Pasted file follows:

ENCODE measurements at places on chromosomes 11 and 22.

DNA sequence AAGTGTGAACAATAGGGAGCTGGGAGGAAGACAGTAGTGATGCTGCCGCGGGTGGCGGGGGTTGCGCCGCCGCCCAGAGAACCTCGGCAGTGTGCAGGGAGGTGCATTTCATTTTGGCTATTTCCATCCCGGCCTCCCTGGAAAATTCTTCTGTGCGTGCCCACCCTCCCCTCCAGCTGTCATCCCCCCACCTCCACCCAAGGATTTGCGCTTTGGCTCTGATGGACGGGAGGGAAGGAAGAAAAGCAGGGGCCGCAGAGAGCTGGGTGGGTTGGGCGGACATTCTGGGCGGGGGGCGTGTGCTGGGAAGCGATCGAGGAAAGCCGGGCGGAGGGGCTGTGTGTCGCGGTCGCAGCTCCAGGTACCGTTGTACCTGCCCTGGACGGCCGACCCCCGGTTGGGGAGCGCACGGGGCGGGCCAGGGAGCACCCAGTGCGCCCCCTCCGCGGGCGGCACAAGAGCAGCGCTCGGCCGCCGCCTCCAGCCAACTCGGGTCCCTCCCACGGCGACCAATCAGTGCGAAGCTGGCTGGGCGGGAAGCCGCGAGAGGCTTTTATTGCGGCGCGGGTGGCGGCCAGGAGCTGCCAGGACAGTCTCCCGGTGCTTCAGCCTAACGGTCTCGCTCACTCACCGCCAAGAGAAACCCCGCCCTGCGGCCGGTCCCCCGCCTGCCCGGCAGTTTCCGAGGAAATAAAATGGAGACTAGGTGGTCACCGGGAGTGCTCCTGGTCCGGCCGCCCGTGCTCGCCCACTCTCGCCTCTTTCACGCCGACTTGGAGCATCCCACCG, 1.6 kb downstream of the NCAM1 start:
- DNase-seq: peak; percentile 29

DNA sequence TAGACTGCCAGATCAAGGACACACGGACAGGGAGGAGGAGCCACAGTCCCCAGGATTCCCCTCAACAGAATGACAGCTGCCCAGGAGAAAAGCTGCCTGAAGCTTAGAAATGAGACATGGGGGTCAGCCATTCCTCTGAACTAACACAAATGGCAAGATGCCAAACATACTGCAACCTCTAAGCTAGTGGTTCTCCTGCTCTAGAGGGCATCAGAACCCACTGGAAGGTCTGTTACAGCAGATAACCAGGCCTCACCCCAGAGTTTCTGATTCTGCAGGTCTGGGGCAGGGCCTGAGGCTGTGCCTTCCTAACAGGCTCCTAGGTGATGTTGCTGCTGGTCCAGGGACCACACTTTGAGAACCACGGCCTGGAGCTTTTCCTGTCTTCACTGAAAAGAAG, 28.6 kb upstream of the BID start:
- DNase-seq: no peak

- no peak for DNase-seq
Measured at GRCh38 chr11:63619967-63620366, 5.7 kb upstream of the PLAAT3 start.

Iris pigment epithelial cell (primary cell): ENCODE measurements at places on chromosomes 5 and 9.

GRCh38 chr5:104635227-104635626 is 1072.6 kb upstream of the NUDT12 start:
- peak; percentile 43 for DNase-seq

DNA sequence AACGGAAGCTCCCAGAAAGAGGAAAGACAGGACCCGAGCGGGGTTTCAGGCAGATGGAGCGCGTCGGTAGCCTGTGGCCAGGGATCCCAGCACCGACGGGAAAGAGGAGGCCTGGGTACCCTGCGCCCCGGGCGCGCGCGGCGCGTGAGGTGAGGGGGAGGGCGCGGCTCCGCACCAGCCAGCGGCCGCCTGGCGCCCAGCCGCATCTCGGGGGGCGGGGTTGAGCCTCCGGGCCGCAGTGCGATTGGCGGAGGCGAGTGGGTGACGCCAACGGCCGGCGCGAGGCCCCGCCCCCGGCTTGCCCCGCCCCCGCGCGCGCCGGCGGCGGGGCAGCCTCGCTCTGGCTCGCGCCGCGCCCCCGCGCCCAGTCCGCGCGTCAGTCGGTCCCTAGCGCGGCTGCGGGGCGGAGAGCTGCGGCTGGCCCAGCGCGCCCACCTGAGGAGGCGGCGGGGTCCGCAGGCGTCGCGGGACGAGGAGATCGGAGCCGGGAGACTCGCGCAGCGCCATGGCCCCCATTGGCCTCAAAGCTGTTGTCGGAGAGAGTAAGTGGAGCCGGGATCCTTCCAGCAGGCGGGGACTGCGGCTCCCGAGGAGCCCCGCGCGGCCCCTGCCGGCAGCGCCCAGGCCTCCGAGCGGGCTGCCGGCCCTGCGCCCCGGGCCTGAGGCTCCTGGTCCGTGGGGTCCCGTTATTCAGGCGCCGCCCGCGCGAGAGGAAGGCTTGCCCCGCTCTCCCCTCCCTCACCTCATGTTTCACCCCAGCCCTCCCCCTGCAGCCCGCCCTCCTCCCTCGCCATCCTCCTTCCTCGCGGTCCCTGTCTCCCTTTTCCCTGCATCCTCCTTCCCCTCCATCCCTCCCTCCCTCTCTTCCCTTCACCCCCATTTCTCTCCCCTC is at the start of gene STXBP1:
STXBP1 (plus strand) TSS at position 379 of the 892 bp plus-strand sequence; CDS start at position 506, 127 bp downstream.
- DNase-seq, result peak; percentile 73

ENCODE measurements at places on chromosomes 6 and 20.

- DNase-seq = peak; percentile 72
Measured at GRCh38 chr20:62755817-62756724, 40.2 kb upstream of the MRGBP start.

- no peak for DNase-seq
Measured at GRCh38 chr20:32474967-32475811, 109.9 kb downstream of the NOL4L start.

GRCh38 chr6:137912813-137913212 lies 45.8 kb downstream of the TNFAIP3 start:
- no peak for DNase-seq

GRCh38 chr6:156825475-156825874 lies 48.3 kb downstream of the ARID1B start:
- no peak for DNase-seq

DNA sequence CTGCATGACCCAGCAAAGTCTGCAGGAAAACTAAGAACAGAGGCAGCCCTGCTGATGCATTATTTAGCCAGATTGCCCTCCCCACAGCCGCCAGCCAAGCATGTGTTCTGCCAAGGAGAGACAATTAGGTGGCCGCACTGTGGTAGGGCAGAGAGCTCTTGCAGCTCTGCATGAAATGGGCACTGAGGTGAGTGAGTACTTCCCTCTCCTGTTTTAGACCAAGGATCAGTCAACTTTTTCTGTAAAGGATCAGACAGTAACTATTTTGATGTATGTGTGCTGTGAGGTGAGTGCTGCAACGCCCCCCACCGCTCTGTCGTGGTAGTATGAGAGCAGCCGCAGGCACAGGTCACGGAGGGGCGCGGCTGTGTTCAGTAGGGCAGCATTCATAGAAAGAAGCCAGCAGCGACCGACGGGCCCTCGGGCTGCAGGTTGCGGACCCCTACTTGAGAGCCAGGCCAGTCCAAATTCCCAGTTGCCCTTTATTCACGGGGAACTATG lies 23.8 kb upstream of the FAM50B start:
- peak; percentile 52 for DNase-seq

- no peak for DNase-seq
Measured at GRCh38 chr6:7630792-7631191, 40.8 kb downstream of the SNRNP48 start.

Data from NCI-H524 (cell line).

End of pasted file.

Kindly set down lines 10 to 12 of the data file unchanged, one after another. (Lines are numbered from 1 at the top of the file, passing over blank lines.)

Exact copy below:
- peak; percentile 43 for DNase-seq

DNA sequence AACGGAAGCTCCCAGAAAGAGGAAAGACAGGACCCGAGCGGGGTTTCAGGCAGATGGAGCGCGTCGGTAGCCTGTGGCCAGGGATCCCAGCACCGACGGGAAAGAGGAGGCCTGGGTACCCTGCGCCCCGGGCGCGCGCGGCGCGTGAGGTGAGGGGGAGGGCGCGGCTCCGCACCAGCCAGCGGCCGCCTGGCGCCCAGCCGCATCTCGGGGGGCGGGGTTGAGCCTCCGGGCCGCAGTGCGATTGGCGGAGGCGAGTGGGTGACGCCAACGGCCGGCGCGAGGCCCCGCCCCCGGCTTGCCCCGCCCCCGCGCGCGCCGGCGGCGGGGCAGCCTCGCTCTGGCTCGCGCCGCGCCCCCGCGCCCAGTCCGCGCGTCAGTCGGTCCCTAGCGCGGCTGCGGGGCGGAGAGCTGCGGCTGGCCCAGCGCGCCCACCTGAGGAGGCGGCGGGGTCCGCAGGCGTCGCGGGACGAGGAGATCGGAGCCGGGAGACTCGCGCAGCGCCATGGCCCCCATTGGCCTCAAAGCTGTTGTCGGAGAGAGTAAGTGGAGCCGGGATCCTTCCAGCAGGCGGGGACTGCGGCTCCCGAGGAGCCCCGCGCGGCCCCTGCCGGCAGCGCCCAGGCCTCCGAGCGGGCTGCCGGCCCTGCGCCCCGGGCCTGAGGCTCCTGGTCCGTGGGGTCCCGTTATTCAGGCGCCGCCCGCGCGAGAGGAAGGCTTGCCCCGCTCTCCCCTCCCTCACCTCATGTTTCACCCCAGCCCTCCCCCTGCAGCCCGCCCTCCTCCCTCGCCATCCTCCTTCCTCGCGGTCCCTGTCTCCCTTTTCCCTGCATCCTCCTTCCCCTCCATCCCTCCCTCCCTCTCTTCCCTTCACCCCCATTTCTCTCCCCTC is at the start of gene STXBP1:
STXBP1 (plus strand) TSS at position 379 of the 892 bp plus-strand sequence; CDS start at position 506, 127 bp downstream.